top of page



N 50° 15′ 08′′, E 127° 35′ 51′′
130 MASL
Figure III.1.30_keymaprefont.jpg
Figure III.1.30_atlas.jpg
Background Prepare C30A1.jpg

A Nanai hunter skis on an ice floe in the 1890s. As descendants of the Jurchens of the extreme north of Manchuria (Outer Manchuria), the Nanai (meaning “people of the land/earth”) are a semi-nomadic group who traditionally fished and hunted along the Amur/Heilong River, the Ussuri/Wusuli River, and the Sungari/Songhua River. Since the 19th century, the Nanai have supplemented hunting and fishing with cottage gardens and stock breeding.

Background Prepare C30B1.jpg

An aerial view of the Blagoveshchensk–Heihe Bridge under construction. Almost three decades after a bridge across the Amur was proposed by the Soviet Union in 1988, construction of the first highway bridge between China and Russia started in 2016. Costing $307 million U.S. dollars, and measuring 1,284 meters in length, the bridge is expected to accommodate a 3-fold increase in passenger numbers and a 10-fold increase in cargo volume.

1683: The Amur or Heilong River valley became the forefront of confrontation between Qing China and Tsarist Russia, as Russia’s foreign trade and economic expansion reached the Far East in the 17th century. Aigun (now Heihe) was used by the Manchus as a base for their campaign against the Russian fort of Albazin on the Amur River and became the seat of the military governor of Heilongjiang in 1683.


1689: Qing and Russia signed the Treaty of Nerchinsk in 1689. The treaty dealt with border delineation and reciprocal rights of trade and travel and recognized the Chinese sovereignty over both sides of the Amur River.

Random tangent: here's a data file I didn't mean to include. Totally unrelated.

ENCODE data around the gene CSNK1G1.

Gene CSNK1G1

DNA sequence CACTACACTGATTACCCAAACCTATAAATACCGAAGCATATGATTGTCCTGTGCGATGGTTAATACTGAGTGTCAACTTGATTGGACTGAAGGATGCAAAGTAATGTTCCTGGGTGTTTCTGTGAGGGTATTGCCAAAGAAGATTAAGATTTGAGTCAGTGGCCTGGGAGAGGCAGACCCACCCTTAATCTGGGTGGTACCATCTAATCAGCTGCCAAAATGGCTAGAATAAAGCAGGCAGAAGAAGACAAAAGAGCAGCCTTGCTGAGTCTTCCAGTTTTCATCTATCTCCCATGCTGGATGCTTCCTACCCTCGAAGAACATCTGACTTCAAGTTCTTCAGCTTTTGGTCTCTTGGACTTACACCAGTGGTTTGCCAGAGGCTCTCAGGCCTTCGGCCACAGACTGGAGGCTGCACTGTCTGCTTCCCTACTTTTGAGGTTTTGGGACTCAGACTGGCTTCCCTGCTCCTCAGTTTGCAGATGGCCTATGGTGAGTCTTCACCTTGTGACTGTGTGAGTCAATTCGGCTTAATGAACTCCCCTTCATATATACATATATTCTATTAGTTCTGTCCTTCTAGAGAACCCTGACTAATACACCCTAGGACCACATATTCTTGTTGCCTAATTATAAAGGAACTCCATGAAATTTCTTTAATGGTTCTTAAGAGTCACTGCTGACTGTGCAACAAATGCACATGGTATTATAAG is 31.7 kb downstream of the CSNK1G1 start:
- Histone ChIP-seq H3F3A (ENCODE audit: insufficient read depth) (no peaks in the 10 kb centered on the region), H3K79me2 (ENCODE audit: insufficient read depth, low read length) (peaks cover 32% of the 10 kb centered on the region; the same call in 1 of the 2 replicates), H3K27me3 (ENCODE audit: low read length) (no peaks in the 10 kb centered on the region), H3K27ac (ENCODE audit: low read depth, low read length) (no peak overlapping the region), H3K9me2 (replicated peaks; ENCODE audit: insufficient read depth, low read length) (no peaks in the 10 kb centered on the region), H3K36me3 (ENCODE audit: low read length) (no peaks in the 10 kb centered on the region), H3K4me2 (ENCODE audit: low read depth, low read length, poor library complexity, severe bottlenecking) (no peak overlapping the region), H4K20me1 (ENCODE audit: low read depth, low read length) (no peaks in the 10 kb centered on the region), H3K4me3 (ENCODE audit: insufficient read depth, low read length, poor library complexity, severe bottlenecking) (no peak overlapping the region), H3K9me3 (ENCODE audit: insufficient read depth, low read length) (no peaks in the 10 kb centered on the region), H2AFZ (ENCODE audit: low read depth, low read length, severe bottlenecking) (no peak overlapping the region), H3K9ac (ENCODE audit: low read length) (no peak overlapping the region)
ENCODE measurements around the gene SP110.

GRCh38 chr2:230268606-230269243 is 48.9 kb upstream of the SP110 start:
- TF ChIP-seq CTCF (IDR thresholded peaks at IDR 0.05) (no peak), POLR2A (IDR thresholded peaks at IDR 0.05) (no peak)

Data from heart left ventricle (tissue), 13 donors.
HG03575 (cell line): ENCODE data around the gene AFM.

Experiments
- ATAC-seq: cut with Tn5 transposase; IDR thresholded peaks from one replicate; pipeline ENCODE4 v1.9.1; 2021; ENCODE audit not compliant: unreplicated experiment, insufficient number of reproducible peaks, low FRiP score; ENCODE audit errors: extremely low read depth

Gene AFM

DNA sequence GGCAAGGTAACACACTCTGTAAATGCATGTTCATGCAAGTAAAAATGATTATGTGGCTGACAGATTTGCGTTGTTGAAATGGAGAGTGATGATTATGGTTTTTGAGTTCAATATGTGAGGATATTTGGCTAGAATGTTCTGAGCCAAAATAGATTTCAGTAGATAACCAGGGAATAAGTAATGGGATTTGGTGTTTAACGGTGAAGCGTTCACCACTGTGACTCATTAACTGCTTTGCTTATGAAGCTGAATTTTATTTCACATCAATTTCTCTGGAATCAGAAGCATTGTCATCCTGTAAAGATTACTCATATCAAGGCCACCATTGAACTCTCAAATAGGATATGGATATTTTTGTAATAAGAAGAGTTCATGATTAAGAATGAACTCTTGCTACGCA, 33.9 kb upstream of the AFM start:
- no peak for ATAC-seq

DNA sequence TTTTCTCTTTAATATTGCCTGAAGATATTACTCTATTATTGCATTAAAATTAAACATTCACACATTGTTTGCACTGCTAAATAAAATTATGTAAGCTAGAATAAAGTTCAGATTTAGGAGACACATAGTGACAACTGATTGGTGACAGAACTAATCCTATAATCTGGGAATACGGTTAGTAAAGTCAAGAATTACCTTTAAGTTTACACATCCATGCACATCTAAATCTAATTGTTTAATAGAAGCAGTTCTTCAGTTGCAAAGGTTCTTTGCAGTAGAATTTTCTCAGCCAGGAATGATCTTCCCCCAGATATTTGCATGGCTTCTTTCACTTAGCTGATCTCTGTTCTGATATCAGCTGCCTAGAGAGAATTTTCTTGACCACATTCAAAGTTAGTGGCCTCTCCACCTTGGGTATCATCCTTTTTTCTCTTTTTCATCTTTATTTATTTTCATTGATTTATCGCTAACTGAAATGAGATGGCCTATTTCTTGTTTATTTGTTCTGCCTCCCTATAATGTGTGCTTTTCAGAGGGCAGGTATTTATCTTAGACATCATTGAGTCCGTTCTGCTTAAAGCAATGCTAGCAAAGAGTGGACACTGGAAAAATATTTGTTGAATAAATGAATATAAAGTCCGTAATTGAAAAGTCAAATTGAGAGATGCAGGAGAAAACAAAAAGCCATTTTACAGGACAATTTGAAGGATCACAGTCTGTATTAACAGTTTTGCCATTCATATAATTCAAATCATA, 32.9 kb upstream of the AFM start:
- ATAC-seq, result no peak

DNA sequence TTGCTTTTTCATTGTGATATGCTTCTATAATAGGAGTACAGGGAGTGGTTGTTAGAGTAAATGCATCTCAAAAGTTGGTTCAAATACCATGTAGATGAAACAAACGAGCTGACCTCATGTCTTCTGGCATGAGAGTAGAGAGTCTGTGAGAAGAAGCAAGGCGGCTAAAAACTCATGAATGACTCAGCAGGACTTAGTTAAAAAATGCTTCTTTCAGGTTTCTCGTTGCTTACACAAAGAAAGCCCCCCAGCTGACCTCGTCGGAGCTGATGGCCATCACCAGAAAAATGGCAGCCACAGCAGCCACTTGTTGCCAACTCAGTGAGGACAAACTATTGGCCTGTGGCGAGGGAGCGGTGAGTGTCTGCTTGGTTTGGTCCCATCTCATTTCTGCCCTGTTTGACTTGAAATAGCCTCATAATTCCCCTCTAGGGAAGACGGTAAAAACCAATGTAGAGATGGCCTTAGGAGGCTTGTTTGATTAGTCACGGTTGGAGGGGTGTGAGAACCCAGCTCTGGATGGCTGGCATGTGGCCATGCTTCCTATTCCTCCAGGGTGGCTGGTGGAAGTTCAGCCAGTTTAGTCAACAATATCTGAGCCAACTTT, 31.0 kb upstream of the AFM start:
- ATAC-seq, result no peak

1858: Distracted by the Taiping Civil War and the Second Opium War, China signed the Treaty of Aigun in 1858, which reversed the 1689 Treaty of Nerchinsk by granting the entire left bank of the Amur River to Russia. Hailanpao, the settlement at the confluence of the Amur and Zeya Rivers, was renamed Blagoveshchensk (literally “the city of good news”) and designated as the seat of government for the Amur region.


1900: The old town of Aigun was destroyed by Russian Cossacks and bandits in a raid in 1900. Chinese merchants moved 30-kilometer upstream to Heihe, immediately opposite the Russian settlement of Blagoveshchensk.


1905: In the aftermath of the Russo-Japanese War, China and Japan signed the Japanese Treaty Relating to Manchuria, according to which, China would open 16 towns and cities in the northeast, including Aigun (Heihe), for international trade.


1907: The construction of the Amur Railway, the last section of the Trans-Siberian Railway in Russia, commenced. The railway included an offshoot to Blagoveshchensk from Kerak-Deya.


1917: After the establishment of the Republic of China in 1912, Heihe Prefecture fell under the jurisdiction of Aigun County. The Russian Revolution of 1917 gave Heihe a temporary boost, and Chinese merchants began buying Russian vessels for river trade.


1921: Aigun Customs was established.